Our Relatives

By: Whitnee Pearce

Mitákuye Oyás’iŋ is Lakota for “we are all related”. This is a concept that is very much woven into the very fiber of not only the culture of the Lakota but throughout the daily duties, lifestyle, and choices you make as a relative to all. I currently work on the Pine Ridge Indian Reservation in South Dakota and this phrase is something that I believe even those outside of the communities should consider and remember when they are living their lives.

For the Pine Ridge community, Indian Health Services (IHS), is the only health care provider. Unfortunately, while IHS was created to maintain treaty rights for Native Americans from the US Government, the health services provided by IHS are some of the most “bottom of the barrel” services provided throughout the United States. According to Red Cloud Indian School, “Life expectancy on the Pine Ridge Indian Reservation is the lowest in the United States—twenty years less than communities just 400 miles away—and on par with the countries of India, Sudan and Iraq”. While this number may seem staggering, it does not stop there. According to the American Indian Humanitarian Fund, “death due to heart disease is twice the national average, the infant mortality rate is the highest on this continent and is about 300% higher than the U.S. national average, almost 50% of the adults on the Reservation over the age of 40 have diabetes, teenage suicide rate on the Pine Ridge Reservation is 150% higher than the U.S. national average, and at least 60% of the homes on the Pine Ridge Reservation are infested with Black Mold, Stachybotrys.” IHS lacks preventative care for individuals, technology to treat the advancement of illnesses, and are understaffed and ill-equipped to manage the numbers of individuals needing not only treatment, but diagnosis.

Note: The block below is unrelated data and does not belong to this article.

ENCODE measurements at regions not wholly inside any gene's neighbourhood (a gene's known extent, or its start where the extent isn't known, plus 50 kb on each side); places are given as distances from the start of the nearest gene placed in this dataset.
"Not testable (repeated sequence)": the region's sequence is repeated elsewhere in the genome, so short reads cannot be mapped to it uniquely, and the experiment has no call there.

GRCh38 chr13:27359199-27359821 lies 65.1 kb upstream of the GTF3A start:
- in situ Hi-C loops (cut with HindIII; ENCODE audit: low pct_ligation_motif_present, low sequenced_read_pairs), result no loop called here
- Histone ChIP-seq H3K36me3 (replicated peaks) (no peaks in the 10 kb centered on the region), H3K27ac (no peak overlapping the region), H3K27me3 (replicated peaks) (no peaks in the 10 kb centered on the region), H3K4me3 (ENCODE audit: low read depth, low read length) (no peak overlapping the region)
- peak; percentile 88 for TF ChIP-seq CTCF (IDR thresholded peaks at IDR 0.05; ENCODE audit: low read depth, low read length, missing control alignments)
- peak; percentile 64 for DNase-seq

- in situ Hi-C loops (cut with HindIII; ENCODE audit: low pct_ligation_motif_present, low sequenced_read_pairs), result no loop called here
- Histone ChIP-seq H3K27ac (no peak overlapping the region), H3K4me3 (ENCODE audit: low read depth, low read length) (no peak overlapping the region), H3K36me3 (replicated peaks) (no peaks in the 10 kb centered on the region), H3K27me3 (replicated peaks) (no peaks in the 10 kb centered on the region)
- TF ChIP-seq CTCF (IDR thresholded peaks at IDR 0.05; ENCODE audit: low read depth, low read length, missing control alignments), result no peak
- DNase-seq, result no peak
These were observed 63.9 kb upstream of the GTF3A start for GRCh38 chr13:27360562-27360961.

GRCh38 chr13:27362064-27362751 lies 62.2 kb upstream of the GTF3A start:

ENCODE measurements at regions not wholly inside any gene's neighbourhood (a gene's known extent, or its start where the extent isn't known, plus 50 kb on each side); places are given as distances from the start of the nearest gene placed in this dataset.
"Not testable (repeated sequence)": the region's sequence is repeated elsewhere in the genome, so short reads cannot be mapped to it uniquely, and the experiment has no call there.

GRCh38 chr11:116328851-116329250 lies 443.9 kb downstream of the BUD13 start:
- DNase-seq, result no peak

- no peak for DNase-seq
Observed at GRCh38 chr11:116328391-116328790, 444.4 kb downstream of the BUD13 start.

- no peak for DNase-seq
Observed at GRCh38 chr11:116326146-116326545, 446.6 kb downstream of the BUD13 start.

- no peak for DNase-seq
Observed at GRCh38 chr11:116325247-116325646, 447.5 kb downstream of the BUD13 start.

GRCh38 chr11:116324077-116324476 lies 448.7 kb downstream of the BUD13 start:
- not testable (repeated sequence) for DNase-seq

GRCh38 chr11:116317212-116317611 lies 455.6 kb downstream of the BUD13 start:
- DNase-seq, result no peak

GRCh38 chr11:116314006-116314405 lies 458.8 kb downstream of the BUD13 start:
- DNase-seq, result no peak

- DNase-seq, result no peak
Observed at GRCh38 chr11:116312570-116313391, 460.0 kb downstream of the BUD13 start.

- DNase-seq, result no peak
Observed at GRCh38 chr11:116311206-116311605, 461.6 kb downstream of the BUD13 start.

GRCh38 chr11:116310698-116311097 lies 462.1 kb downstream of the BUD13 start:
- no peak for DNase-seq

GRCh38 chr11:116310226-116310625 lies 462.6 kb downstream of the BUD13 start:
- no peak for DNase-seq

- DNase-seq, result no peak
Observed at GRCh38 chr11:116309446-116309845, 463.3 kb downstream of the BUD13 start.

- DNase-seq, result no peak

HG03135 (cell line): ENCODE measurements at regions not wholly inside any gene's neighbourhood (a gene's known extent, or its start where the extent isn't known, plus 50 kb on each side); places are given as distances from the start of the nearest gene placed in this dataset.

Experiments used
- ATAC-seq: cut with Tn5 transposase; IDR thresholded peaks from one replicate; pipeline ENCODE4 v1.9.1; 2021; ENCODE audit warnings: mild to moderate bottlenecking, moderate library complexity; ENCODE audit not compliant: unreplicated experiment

I see every day from my students, friends, coworkers, the need for patient advocacy, particularly in the area of IHS. I see my students become sick, lose loved ones unexpectedly from misdiagnosis, and even have watched as students as young as 27 years old battle stage 3 cervical cancer while attending school due to mistreatment at IHS. I have also watched a coworker and someone who I view as my relative suffer daily at work as he drove students, took care of the grounds work of the college, and maintain the college center. He was in so much pain daily but pushed through for the betterment of his “relatives” and the school. Although he saw doctor after doctor, he never received any answers and IHS would not refer him on to the larger hospital, Rapid City Regional Hospital for help. Due to his poverty conditions, he could not seek outside opinions or medical help. In less than a year he died suddenly and after further investigation, he had colon cancer that had been left untreated and misdiagnosed. He could have not only potentially survived, but lived more years without suffering if he would have been advocated for as he deserved.

Seeing with my own eyes, relatives suffer and die due to inefficient patient care is one of the hardest things I have ever had to witness. Patient advocacy is imperative at all medical facilities to ensure that patients’ rights are being maintained and that they are not being shuffled along due to inadequate funds, lack of equipment, or lackadaisical attitudes by medical professionals. Patient advocacy can truly save lives and I believe if there were a better infrastructure of patient advocacy within the Indian Health Services that the treatment and survival of Native Americans would be much higher in this country.

Mitákuye Oyás’iŋ: we are all related. What would you do to save your relative?

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